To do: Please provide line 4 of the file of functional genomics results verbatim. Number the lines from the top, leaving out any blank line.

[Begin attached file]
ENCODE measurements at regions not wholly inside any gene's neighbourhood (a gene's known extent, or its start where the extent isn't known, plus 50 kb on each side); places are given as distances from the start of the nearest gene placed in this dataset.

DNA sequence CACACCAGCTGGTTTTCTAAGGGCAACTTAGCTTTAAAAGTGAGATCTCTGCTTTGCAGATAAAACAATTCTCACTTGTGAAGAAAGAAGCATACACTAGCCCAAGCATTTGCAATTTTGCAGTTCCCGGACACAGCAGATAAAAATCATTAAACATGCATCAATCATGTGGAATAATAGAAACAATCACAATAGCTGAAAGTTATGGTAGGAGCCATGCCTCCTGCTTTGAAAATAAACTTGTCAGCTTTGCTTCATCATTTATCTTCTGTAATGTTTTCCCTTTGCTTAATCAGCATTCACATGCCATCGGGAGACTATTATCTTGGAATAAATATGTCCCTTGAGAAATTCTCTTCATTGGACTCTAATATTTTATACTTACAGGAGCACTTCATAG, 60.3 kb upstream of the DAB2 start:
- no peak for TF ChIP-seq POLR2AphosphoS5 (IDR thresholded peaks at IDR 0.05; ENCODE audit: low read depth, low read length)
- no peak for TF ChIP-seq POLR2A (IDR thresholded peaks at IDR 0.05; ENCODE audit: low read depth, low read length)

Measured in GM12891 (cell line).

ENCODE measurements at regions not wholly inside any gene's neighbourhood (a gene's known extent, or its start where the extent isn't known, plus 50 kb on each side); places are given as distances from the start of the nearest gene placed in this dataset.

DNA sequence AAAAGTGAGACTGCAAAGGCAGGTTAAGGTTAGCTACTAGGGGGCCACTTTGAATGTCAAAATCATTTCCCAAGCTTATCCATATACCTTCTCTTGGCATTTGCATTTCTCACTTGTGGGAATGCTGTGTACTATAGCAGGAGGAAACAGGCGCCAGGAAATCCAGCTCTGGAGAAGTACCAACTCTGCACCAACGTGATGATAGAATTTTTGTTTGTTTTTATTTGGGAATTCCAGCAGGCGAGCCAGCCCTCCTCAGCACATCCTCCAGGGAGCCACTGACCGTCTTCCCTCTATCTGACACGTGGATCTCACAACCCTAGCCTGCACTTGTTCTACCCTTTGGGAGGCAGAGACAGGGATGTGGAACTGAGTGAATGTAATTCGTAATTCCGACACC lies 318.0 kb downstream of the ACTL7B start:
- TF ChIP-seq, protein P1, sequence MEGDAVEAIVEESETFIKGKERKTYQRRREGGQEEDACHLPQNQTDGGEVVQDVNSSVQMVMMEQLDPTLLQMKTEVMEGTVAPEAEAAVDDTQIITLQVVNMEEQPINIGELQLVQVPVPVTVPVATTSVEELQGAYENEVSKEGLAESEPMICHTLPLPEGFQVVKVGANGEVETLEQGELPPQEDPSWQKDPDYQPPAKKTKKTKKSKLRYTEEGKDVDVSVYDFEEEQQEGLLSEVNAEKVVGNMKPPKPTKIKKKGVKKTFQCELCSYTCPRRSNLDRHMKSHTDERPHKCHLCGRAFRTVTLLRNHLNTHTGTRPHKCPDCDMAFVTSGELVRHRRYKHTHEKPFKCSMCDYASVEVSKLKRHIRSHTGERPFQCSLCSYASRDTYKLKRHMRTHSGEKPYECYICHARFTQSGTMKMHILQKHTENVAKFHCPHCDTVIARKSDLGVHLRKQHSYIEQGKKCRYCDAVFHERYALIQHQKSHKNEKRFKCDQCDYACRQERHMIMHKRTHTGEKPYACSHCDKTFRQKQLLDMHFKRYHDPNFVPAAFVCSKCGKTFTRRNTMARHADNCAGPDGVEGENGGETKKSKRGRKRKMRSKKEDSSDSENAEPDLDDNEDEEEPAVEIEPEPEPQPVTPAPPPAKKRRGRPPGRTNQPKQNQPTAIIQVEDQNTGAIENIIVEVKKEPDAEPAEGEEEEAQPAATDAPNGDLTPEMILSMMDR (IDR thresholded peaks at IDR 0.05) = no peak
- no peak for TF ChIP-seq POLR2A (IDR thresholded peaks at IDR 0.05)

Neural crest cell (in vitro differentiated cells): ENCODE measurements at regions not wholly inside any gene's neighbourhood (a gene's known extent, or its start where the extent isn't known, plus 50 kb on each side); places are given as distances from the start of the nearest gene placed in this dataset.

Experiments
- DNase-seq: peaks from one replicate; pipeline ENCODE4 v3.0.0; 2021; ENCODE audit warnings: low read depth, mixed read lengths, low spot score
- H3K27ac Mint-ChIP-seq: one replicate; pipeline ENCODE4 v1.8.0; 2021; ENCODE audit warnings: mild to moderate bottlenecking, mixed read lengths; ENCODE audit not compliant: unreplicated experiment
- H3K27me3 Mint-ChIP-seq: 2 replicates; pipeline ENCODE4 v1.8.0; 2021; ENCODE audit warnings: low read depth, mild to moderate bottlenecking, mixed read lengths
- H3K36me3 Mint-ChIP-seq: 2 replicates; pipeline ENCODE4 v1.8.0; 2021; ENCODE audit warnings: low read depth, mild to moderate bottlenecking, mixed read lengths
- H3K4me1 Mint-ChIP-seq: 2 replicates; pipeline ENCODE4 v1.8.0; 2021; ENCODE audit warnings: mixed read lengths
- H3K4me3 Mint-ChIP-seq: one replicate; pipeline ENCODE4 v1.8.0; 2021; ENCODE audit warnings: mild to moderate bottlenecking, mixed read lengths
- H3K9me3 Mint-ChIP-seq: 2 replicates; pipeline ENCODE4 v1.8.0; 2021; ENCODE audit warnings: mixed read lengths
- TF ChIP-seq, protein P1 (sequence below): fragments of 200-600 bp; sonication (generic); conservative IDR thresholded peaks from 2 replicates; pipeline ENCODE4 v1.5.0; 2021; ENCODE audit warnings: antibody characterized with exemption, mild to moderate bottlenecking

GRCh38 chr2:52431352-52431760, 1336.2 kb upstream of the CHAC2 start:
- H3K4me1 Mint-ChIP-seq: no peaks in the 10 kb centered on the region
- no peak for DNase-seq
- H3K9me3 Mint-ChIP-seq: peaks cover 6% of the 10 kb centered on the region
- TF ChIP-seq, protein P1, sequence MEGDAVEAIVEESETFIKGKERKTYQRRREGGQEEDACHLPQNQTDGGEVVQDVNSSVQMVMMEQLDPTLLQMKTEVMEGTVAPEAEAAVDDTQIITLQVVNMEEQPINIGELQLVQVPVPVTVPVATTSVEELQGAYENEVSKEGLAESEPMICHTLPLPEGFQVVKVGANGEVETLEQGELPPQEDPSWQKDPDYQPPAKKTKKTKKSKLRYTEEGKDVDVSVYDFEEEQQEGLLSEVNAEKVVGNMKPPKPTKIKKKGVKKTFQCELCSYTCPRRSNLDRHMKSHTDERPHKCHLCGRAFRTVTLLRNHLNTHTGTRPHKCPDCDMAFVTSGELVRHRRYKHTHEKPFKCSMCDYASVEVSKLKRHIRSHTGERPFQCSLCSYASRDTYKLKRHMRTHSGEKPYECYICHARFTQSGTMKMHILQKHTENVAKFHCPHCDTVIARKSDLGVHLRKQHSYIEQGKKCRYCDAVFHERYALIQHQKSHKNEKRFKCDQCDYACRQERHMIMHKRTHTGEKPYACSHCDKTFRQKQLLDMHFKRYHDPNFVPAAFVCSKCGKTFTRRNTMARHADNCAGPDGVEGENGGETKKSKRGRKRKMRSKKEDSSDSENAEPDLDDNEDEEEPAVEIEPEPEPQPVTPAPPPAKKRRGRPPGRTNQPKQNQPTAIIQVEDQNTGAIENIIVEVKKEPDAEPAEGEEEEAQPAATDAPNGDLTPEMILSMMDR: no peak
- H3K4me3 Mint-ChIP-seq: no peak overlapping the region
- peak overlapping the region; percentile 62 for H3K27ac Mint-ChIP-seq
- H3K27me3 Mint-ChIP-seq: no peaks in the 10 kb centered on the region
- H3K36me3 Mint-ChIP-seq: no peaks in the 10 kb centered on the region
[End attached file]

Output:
- no peak for TF ChIP-seq POLR2A (IDR thresholded peaks at IDR 0.05; ENCODE audit: low read depth, low read length)